Preparation and patience are the keys to getting through severe storms. By following these tips, you will be as prepared in case severe weather hits:
Check medications that require refrigeration. You may want to talk with your pharmacist to be sure if any medications will be affected by prolonged power outages. Keeping a small cooler handy may be a good solution.
Put refrigerator and freezer at coldest settings a half-day or so before a storm is forecast to strike. Throw a blanket over your refrigerator and freezer to provide extra insulation. Don't forget to return settings to normal once the storm has passed.
Get extra ice for your freezer and refrigerator. Use plastic bags filled with ice. Block ice is best for the refrigerator. If the ice melts, you can drink the water.
Keep extra water on hand, especially if you depend on a water pump that could be disabled in a storm. Sanitize and fill spare containers with water for drinking. Fill the bathtub with water for use in the toilet.
Be prepared to cook outside. Use your backyard grill or camping stove for cooking, however, do not use the grill or stove indoors. A grill or camping stove must have proper ventilation or the carbon monoxide it creates can be deadly.
Stock up on batteries and easy-to-prepare food. Give yourself the greatest flexibility in preparing meals and the greatest comfort when it gets dark. Don't forget plenty of flashlights or camping lanterns, batteries and a manual can opener.
Have alternative sources of heat. Even a gas or oil furnace needs electricity to operate. If you have a fireplace or wood stove as an alternative heat source, be sure you have enough dry wood. Have extra blankets and/or sleeping bags readily available. A portable electric generator can be a valuable backup source of power to operate your furnace and appliances. Make sure your generator is installed by a professional. Go to "Generator Facts" for important information on generator safety.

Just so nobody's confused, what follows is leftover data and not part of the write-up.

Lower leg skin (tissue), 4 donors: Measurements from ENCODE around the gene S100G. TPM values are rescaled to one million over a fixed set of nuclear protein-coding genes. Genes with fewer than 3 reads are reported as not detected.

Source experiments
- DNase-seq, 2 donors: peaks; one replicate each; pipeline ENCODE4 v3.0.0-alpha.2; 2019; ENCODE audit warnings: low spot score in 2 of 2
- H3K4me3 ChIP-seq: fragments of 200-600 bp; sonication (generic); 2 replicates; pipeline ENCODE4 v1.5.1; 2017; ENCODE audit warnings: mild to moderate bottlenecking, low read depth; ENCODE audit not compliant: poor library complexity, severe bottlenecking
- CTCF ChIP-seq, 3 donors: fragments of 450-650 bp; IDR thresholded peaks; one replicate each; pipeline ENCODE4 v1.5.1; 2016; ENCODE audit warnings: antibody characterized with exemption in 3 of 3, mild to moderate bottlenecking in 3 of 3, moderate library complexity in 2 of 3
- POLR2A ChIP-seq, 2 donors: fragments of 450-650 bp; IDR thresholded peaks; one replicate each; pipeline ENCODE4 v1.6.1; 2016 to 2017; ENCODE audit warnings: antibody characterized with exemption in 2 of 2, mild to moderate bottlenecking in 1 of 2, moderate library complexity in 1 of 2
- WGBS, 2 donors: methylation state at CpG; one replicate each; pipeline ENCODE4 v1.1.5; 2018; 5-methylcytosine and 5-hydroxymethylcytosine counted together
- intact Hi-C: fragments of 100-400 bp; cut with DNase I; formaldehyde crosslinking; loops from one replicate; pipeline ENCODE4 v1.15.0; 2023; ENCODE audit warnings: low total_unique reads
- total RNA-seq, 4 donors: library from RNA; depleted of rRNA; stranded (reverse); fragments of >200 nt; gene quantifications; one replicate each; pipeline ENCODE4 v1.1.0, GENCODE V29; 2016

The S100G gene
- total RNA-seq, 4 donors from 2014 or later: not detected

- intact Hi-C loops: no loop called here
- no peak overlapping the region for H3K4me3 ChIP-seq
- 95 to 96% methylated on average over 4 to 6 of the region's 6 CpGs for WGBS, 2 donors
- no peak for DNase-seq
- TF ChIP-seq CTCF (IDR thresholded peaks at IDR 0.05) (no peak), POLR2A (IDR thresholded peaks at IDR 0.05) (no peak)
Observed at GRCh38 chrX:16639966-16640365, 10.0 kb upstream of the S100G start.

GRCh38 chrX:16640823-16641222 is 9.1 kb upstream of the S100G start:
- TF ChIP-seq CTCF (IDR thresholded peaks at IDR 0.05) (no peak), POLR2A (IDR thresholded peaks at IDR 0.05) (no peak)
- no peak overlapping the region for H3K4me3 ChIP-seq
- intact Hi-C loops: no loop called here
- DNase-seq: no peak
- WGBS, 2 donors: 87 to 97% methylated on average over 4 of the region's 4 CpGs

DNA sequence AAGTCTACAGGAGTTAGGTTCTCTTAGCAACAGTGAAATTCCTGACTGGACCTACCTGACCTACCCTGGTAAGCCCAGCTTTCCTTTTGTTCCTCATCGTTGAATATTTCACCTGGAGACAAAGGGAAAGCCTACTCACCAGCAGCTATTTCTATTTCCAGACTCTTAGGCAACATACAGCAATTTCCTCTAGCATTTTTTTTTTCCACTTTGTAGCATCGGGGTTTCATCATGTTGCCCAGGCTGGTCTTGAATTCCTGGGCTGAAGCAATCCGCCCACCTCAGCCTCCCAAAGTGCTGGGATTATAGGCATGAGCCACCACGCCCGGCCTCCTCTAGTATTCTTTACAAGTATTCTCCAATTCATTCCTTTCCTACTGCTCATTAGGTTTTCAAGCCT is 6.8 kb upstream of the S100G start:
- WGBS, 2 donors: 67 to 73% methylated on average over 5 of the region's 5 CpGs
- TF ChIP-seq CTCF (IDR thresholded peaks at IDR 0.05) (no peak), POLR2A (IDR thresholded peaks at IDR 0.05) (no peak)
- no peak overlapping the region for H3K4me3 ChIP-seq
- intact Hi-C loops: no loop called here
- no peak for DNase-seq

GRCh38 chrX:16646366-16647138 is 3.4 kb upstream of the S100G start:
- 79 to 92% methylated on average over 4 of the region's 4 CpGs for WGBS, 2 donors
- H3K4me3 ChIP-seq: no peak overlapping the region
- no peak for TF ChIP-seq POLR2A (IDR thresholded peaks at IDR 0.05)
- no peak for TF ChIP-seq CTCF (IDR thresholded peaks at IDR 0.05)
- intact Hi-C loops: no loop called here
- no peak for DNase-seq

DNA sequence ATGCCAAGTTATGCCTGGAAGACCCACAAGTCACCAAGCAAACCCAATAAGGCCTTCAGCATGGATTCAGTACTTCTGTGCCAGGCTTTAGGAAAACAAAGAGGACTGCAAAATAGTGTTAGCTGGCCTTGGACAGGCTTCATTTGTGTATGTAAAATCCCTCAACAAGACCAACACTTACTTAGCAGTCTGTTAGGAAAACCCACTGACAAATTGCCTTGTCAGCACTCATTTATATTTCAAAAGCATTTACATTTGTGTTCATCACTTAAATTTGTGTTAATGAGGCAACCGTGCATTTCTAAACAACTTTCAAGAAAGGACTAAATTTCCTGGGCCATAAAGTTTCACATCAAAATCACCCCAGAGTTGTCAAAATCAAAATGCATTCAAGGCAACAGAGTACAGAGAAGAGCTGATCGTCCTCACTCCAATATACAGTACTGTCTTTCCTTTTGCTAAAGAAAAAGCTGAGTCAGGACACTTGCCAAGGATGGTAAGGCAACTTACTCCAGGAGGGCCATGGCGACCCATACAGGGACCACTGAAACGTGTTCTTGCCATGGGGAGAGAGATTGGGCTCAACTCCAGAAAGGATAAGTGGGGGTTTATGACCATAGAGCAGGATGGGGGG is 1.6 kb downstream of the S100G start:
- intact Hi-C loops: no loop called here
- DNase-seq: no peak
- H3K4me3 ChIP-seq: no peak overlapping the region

Unplug sensitive electrical equipment. Voltage irregularities can occur during or after a storm, especially if there has been damage on or near your home. The safest thing to do is to unplug any sensitive electronic equipment, such as your TV, VCR, stereo, microwave, computer, answering machine, cordless phone, garage door opener, etc. Make sure you have surge suppressors installed on your electronic equipment for everyday protection against surges.
Fill your car's gas tank. You never know when you may have to leave your home. Also, your automobile can be a place to get warm, as long as you keep the exhaust well ventilated and don't sleep while the motor is running.
Plan to live without everyday tools that need electricity, like your garage door opener or electric can opener.
Keep a battery-operated radio handy to stay informed with the storm's progress. Keep plenty of fresh batteries on hand.
Stay away from downed power lines. Don't drive over downed lines or try to move a downed line and if a downed line is in or near water, keep your distance from the water, even a little puddle. And whether a power line is down or not, don't touch anything that might be in contact with the line, like a tree limb.
In frigid weather, if your power is likely to be out for more than a few days, you may want to drain your home's water pipes so they don't freeze and burst.
With a little preparation, you should be able to weather a storm with ease.